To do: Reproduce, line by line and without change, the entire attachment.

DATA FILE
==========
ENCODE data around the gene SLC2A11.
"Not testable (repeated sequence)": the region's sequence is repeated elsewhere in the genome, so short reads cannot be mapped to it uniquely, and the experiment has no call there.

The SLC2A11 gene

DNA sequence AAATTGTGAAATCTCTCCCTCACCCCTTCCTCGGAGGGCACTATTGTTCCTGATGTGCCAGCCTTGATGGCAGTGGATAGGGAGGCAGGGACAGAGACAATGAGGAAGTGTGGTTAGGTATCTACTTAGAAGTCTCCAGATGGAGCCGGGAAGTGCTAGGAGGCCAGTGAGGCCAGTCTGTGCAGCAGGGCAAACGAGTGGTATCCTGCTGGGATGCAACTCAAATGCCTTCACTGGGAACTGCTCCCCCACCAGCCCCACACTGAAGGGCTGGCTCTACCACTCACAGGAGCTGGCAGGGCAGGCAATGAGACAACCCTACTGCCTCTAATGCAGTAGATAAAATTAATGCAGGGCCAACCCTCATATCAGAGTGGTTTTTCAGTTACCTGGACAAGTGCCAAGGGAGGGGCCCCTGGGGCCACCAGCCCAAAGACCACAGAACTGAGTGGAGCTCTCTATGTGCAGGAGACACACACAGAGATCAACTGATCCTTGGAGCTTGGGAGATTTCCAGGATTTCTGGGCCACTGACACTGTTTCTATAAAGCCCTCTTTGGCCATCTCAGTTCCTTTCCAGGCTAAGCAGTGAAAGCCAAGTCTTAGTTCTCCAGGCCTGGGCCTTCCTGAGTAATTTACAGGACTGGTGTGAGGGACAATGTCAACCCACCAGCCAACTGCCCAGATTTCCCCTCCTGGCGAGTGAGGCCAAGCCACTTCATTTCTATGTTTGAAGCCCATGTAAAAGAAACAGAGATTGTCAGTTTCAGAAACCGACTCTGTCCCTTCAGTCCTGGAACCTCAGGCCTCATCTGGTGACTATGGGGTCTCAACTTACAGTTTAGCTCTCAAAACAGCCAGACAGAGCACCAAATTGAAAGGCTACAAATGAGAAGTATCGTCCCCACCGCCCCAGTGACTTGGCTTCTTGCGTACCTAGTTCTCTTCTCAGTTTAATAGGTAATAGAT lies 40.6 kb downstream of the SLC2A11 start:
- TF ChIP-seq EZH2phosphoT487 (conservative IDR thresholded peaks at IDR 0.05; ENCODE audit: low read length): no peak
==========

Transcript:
ENCODE data around the gene SLC2A11.
"Not testable (repeated sequence)": the region's sequence is repeated elsewhere in the genome, so short reads cannot be mapped to it uniquely, and the experiment has no call there.

The SLC2A11 gene

DNA sequence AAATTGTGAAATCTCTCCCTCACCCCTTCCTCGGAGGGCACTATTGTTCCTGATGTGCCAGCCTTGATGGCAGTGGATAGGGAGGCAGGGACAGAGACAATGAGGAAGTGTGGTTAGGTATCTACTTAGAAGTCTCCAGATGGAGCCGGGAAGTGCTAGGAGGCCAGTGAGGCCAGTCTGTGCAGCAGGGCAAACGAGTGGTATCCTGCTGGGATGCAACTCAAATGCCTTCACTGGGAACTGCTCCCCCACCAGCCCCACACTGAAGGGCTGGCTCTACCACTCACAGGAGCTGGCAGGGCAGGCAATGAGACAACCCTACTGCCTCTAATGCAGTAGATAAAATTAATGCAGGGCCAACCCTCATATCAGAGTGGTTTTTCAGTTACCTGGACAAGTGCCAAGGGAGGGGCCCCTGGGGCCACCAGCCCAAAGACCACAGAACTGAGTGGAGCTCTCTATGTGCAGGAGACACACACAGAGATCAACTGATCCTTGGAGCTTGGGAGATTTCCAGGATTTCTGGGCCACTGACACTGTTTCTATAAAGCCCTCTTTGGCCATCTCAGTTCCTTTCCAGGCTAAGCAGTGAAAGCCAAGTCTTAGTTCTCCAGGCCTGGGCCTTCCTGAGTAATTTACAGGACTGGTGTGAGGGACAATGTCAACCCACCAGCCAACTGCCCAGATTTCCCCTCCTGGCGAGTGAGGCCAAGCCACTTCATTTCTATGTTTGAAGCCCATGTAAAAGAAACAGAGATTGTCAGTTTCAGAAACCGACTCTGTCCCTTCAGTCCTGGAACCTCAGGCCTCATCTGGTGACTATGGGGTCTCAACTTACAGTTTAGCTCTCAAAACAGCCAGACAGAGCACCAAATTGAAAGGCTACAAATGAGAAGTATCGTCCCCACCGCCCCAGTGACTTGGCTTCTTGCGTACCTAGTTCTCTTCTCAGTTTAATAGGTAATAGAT lies 40.6 kb downstream of the SLC2A11 start:
- TF ChIP-seq EZH2phosphoT487 (conservative IDR thresholded peaks at IDR 0.05; ENCODE audit: low read length): no peak